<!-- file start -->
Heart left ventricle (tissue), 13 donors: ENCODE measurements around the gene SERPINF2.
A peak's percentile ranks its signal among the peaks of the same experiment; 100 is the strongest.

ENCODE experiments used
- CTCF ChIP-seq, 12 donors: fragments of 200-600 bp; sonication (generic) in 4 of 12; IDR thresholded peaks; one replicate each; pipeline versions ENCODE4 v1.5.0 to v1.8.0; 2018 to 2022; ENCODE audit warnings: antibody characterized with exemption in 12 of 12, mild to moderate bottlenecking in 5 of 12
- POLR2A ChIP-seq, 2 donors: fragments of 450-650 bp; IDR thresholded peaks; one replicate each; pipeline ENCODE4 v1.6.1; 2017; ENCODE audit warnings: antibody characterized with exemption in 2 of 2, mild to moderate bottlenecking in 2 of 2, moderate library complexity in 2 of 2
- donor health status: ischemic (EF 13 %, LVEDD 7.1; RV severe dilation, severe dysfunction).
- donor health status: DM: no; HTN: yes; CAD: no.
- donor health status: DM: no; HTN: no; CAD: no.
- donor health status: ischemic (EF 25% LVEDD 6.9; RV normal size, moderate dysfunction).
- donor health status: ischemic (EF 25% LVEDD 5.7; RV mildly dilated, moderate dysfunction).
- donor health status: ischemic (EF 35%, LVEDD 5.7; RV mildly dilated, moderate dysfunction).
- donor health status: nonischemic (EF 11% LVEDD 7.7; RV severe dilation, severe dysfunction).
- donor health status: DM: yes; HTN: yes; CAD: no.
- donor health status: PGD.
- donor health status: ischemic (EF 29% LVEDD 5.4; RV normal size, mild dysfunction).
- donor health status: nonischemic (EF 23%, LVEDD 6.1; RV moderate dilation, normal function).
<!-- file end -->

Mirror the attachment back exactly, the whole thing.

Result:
Heart left ventricle (tissue), 13 donors: ENCODE measurements around the gene SERPINF2.
A peak's percentile ranks its signal among the peaks of the same experiment; 100 is the strongest.

ENCODE experiments used
- CTCF ChIP-seq, 12 donors: fragments of 200-600 bp; sonication (generic) in 4 of 12; IDR thresholded peaks; one replicate each; pipeline versions ENCODE4 v1.5.0 to v1.8.0; 2018 to 2022; ENCODE audit warnings: antibody characterized with exemption in 12 of 12, mild to moderate bottlenecking in 5 of 12
- POLR2A ChIP-seq, 2 donors: fragments of 450-650 bp; IDR thresholded peaks; one replicate each; pipeline ENCODE4 v1.6.1; 2017; ENCODE audit warnings: antibody characterized with exemption in 2 of 2, mild to moderate bottlenecking in 2 of 2, moderate library complexity in 2 of 2
- donor health status: ischemic (EF 13 %, LVEDD 7.1; RV severe dilation, severe dysfunction).
- donor health status: DM: no; HTN: yes; CAD: no.
- donor health status: DM: no; HTN: no; CAD: no.
- donor health status: ischemic (EF 25% LVEDD 6.9; RV normal size, moderate dysfunction).
- donor health status: ischemic (EF 25% LVEDD 5.7; RV mildly dilated, moderate dysfunction).
- donor health status: ischemic (EF 35%, LVEDD 5.7; RV mildly dilated, moderate dysfunction).
- donor health status: nonischemic (EF 11% LVEDD 7.7; RV severe dilation, severe dysfunction).
- donor health status: DM: yes; HTN: yes; CAD: no.
- donor health status: PGD.
- donor health status: ischemic (EF 29% LVEDD 5.4; RV normal size, mild dysfunction).
- donor health status: nonischemic (EF 23%, LVEDD 6.1; RV moderate dilation, normal function).